Via The Lyon:
Toronto Riding Far Behind
Covering 3,600 kilometers, the Tour de France 2010 will be set in 20 stages over a span of 22 days. Drawing in teams from over ten countries world-wide, this bike race exemplifies our strong global bike culture. The British Columbia Bike Race, an epic, seven-day route from Vancouver to Whistler highlights the well-developed bike trails found throughout our westernmost province. While Ottawa lacks an intense race of any sort, Canada’s fourth largest city is home to 822 kilometers of bike lanes. Toronto, Canada’s largest city, can barely count for 250 kilometers (Only 76 of which are not shared with motor vehicles). Though our city prides itself on becoming a world class cycling city, evidence proves otherwise.
Struggling to maneuver through the chaos on Toronto streets, the lack of cyclist-only lanes forces our Toronto bicyclers to share streets with cars, buses, streetcars and trucks. The Toronto Cyclists Union continually strives to change this, as these local cyclists struggle for safety, legitimacy and accessibility of cycling in Toronto.
With over 800 union members and nearly 2000 members on Facebook, both active cyclists and concerned Torontonians are voicing their concerns with safety for bikers.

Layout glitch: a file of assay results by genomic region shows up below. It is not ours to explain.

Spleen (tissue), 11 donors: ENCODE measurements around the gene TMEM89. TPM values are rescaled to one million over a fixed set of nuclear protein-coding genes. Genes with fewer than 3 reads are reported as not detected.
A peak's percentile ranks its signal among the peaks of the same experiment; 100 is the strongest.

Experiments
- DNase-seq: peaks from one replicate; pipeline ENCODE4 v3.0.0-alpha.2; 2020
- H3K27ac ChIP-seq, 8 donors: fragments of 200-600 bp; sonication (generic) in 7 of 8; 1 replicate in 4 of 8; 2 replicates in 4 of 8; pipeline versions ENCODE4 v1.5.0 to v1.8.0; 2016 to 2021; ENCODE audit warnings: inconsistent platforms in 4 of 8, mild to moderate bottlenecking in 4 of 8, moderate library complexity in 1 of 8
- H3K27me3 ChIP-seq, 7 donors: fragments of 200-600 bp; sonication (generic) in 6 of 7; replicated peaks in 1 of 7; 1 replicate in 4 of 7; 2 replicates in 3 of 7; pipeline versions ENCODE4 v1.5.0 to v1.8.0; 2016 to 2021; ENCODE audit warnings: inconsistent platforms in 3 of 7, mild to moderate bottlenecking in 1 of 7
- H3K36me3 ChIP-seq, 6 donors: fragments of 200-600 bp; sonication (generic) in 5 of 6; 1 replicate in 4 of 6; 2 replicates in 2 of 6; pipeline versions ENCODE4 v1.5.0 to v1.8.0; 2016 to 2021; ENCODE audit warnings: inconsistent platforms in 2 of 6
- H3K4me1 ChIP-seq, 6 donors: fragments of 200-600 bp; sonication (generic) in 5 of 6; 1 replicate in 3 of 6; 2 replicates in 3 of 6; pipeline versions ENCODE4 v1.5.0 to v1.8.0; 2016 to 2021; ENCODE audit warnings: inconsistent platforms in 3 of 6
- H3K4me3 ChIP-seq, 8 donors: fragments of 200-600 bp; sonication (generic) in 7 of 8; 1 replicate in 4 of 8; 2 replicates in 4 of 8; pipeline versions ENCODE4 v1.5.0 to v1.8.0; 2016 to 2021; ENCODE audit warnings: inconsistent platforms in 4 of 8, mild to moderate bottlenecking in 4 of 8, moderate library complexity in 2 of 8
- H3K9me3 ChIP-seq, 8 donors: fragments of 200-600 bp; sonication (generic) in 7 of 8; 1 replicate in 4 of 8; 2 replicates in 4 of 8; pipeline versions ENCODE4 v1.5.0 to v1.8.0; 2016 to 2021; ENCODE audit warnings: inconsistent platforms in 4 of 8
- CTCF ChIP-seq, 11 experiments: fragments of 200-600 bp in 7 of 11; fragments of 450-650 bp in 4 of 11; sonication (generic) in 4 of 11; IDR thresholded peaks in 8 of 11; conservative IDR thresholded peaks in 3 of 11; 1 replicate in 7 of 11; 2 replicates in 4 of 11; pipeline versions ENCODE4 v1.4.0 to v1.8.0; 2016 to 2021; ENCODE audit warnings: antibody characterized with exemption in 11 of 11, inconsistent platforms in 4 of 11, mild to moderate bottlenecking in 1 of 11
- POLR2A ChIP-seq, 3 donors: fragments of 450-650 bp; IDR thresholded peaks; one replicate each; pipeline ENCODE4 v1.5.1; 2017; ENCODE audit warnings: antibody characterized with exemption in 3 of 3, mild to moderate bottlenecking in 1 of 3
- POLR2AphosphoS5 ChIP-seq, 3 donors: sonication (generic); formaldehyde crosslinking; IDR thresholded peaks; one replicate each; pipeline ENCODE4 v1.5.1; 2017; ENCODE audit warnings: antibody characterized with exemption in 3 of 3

Competing with big-shot motors not only causes hassle, but the numbers of bicycle-related incidents have steadily increased. As of last year, 1,068 accidents were reported to the Toronto police. The Toronto Transportation Department reported more than 110 cyclist-involved collisions that at occurred major intersections. The death of Toronto native, Darcy Allen Sheppard drew the much needed attention to our city’s bike lane conditions. The 33-year old cyclist was killed on August 31 this year, when a car struck the courier on his way home. Sheppard was the father of three.
In hopes of decreasing these severities, the city of Toronto has partnered with the Ministry of Transportation and the Ontario Trucking Association to create the “Don’t Squeeze” campaign. The DS campaign targets educating cyclists and truck drivers, stressing the importance of driving with ample space behind, in front of and on both sides of one’s vehicle. “Can-Bike” courses have also been made available through Parks, Forestry and Recreation to help Toronto bicyclers understand safety issues.
Adrian Heaps, Toronto city councilor and bike-committee chair argues Toronto bike culture would flourish with the addition and creation of new cycling trails, paths and roads, blaming the number of bike related collision on the lack of facilities.
“You don’t buy a car if there’s no roads. You don’t ride a bike if there’s no infrastructure for it. And we don’t have anywhere near enough” Heaps reasons.
92 kilometers of bike lanes are to be added in 2010, but the city’s goal of doubling the distance of bike routes by 2011 seems hopeful. While bike activists continue to fight for safety and accessibility, the city has taken to educating cyclists in hopes of preventing future accidents. Tour de France may be out of Toronto’s league but hopefully, the current situation can be improved- for the sake of the cyclists, their safety and our city’s reputation.